Millions of dollars in wine festival grants presented in Naples

Thousands more underprivileged Collier County children are likely to blossom thanks to $8 million awarded to nonprofit organizations at Naples Botanical Gardens on Sunday afternoon.

Naples Children and Education Foundation, founders of the Naples Winter Wine Festival, presented 25 checks to nonprofits, including three grants for long-term strategic initiatives.

The Wine Festival, the nation’s most profitable wine auction, with proceeds going to education and children in Collier County, raised $12 million in late January.

“This is really the fun day for us... giving out the money,” said Anne Welsh McNulty, NCEF’s grant chairwoman, as she began assisting in calling the charitable organizations’ leaders up to the stage to accept their over-sized checks.

The longer term NCEF projects are often collaborations among organizations that fill significant gaps recently identified in children’s services—particularly in the areas of early learning, medical and dental health, out-of-school programs, behavioral health and childhood hunger, NCEF officials said.

The largest check of the day was written to Collier Health Under Guided Systems (HUGS), which is a collaboration of several agencies seeking to pro­vide edu­ca­tion and early iden­ti­fi­ca­tion of men­tal health prob­lems. “The HUGS initiative is particularly close to my heart,” said McNulty before presenting the check for $1.05 million.

The collaboration includes the David Lawrence Center, whose director, Dave Schimmel, expressed his gratitude to the many donors for supporting a not very well-known and stigmatized need for mental health care among youth.

Kathryn Leib-Hunter, executive director of the National Alliance of Mental Illness Collier County chapter, said NCEF gives these children hope.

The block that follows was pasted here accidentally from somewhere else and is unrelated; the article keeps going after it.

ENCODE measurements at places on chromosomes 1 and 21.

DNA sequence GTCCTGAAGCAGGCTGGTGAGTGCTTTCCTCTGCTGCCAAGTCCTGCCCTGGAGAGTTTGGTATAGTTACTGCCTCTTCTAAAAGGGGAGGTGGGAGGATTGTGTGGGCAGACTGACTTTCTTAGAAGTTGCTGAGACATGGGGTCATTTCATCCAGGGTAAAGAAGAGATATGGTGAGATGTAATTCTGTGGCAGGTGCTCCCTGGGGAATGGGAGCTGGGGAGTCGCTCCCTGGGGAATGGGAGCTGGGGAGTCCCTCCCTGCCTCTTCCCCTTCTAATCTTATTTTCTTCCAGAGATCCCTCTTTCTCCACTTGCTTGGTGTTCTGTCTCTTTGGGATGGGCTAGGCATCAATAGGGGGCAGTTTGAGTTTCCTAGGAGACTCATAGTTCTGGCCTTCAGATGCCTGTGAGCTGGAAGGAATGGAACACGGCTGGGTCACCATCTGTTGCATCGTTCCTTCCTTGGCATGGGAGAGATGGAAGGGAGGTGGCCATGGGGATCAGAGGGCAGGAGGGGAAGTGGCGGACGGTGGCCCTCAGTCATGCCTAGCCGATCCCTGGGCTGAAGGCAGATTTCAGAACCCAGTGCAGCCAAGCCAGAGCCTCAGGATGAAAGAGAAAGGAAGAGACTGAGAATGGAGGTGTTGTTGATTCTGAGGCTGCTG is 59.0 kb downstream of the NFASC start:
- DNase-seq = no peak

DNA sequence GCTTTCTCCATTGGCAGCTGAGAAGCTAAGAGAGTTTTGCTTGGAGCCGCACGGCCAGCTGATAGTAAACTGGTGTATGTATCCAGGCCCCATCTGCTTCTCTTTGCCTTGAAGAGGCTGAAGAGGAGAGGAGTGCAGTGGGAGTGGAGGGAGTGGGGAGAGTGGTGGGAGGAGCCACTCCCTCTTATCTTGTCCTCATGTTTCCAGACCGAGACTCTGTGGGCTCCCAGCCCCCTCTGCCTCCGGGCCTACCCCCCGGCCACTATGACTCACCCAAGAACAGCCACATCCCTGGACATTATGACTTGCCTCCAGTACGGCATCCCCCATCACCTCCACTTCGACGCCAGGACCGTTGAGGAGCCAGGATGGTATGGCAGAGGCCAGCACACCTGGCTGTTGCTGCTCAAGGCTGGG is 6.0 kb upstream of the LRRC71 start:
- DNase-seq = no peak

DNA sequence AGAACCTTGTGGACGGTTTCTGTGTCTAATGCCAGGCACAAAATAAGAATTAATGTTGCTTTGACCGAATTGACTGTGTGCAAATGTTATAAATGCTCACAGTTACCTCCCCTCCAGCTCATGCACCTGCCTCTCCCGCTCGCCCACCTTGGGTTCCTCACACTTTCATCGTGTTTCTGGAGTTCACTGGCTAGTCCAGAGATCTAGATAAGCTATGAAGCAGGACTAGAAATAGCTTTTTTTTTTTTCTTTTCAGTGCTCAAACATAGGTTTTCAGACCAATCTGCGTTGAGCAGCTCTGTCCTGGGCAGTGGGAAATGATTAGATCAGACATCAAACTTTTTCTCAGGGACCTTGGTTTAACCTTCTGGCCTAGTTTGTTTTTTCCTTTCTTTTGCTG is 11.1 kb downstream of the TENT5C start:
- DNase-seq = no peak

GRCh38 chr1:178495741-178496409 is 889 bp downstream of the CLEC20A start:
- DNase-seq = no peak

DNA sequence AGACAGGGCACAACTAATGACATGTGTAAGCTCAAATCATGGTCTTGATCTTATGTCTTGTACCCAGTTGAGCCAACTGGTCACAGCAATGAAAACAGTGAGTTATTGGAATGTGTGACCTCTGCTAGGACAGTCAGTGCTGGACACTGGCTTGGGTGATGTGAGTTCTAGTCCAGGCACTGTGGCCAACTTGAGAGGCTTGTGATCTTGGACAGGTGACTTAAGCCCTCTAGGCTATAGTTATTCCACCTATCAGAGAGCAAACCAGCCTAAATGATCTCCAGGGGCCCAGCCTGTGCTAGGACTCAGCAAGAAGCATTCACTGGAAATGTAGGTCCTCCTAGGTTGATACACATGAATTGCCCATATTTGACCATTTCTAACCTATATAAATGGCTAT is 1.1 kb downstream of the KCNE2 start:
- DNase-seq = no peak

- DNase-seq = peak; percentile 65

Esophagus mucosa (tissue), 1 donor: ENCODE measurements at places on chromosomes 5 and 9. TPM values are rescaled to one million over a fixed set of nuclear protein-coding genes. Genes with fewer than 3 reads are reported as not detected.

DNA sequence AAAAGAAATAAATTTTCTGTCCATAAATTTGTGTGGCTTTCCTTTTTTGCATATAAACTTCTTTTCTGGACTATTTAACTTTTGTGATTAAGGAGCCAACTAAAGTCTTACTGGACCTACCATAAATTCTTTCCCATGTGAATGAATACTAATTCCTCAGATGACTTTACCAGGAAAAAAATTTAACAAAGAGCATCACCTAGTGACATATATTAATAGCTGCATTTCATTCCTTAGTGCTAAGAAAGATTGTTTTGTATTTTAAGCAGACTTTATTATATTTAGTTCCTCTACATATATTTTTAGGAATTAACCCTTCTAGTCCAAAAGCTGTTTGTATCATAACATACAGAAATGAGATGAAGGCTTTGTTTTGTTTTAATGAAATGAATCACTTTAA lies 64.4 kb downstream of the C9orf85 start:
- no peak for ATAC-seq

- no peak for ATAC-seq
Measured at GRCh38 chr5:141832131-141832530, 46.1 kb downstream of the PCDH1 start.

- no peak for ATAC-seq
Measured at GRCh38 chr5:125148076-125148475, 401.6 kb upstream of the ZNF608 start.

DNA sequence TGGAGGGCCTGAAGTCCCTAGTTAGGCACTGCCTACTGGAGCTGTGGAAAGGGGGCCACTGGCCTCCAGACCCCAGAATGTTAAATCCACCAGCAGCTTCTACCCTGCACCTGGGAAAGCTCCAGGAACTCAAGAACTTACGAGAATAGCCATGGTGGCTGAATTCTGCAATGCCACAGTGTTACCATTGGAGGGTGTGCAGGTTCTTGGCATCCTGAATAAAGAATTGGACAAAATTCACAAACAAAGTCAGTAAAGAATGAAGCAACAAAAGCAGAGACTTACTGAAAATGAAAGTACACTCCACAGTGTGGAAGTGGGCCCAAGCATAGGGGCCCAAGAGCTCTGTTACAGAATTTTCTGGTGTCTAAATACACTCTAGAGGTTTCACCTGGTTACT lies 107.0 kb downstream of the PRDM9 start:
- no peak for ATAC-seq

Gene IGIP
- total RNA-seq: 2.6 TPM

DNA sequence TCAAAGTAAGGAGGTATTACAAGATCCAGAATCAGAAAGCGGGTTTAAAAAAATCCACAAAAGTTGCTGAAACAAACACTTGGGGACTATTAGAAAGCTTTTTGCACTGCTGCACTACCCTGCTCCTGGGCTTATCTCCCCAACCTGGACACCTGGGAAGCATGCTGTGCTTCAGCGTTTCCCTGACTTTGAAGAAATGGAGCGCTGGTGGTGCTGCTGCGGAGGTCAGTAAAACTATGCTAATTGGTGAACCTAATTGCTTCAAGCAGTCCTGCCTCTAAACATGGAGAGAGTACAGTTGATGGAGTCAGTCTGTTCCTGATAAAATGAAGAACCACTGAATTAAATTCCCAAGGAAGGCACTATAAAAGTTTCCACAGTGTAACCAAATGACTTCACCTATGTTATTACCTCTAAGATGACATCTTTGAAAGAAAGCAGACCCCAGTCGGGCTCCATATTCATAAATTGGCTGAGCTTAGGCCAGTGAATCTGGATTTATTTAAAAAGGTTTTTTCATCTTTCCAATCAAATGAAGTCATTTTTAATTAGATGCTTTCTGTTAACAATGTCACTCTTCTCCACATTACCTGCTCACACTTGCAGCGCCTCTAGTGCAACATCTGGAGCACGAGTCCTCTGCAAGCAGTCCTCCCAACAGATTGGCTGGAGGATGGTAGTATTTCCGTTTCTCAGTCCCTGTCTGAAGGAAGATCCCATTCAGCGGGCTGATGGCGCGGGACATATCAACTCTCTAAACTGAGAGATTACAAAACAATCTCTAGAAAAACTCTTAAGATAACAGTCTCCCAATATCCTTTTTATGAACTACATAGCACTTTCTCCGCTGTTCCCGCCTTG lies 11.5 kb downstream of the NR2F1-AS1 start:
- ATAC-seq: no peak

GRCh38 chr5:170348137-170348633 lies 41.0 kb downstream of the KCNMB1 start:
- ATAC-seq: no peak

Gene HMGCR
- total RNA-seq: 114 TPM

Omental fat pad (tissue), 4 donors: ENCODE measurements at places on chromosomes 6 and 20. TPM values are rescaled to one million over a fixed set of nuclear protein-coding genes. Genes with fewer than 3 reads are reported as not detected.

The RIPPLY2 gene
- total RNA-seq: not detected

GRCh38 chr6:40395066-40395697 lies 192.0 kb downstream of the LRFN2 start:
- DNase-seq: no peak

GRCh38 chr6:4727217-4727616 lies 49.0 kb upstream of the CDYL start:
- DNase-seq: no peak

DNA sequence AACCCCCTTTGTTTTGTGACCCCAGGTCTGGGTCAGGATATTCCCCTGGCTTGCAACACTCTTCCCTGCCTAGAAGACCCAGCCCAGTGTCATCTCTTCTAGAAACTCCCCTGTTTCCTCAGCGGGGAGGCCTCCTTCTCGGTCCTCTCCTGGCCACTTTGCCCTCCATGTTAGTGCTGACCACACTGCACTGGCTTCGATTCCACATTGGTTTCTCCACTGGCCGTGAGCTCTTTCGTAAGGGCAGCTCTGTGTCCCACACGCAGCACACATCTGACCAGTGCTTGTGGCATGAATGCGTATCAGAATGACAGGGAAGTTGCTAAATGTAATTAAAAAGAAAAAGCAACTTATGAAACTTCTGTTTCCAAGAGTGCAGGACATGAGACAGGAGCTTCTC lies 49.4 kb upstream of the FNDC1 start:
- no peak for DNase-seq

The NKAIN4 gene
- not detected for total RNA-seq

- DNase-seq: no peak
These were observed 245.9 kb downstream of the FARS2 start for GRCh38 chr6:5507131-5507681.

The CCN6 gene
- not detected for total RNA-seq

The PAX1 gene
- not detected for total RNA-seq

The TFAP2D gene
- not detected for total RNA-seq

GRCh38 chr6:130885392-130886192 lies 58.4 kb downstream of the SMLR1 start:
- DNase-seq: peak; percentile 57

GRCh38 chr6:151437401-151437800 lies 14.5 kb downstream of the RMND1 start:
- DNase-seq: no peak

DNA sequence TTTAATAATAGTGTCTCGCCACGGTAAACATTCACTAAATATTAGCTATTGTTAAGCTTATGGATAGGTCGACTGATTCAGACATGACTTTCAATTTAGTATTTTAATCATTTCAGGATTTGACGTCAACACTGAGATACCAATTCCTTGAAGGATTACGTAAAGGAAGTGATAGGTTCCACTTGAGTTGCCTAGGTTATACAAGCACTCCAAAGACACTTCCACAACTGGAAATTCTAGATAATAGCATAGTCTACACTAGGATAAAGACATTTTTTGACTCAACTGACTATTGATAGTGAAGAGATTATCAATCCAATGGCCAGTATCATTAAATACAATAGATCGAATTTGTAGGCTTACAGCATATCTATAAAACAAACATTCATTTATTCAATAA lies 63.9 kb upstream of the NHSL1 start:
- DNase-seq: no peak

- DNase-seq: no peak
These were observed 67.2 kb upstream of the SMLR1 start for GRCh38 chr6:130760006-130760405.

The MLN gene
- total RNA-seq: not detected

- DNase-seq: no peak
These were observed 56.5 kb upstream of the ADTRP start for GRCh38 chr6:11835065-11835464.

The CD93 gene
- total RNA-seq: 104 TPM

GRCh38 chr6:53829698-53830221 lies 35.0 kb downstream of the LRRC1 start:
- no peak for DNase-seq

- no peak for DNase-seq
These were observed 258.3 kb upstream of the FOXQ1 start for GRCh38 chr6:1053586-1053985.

“Hope is priceless,” Leib-Hunter said.

Another of the projects meeting particular needs for hungry children using a mobile food pantry, Lunch Boxes of Love, received $630,000. The program will also be taking inventory of food storage capacity at 22 Collier organizations identified as distribution outlets focused on children and families. The plan is then to tackle the best way to transport that food.

“The need is as great as ever. There are quite a few more children in Collier County than there were several years ago. Even though we’re doing a lot of good things, there’s still a lot more to do,” said Bob Scott, chairman of the NCEF board.

Research indicated that the child population in the county grew from about 55,000 in 2005 to more than 80,000 in 2010, according to the University of Florida’s Lastinger Center’s Child Well-Being in Collier County 2010 study..

The percentage of children eligible for free or reduced lunch at school rose from 48 percent in 2005 to 58 percent in 2010.

These updated statistics became an important factor in choosing where grants would be allocated and the amounts, said spokeswoman Andrea R. Steffy.

The Boys & Girls Club of Collier County remained the top award recipient among individual organizations, receiving $1 million. The Guadalupe Center of Immokalee, which helps impoverished families in Immokalee, received $732,000 and the Children’s Advocacy Council of Collier County received $460,000.

The Children’s Advocacy Council is first to receive the call when children are the victims of violent crimes, particularly sexual abuse and injuries to their head, face or neck.

The organization meets state requirements as a child protection team working with the Collier County Sheriff’s Office and the Florida Department of Children and Families from the beginning to the end of violent criminal cases. They also help families and communities deal with the atrocity of violent crimes committed amongst their youngest, most defenseless members.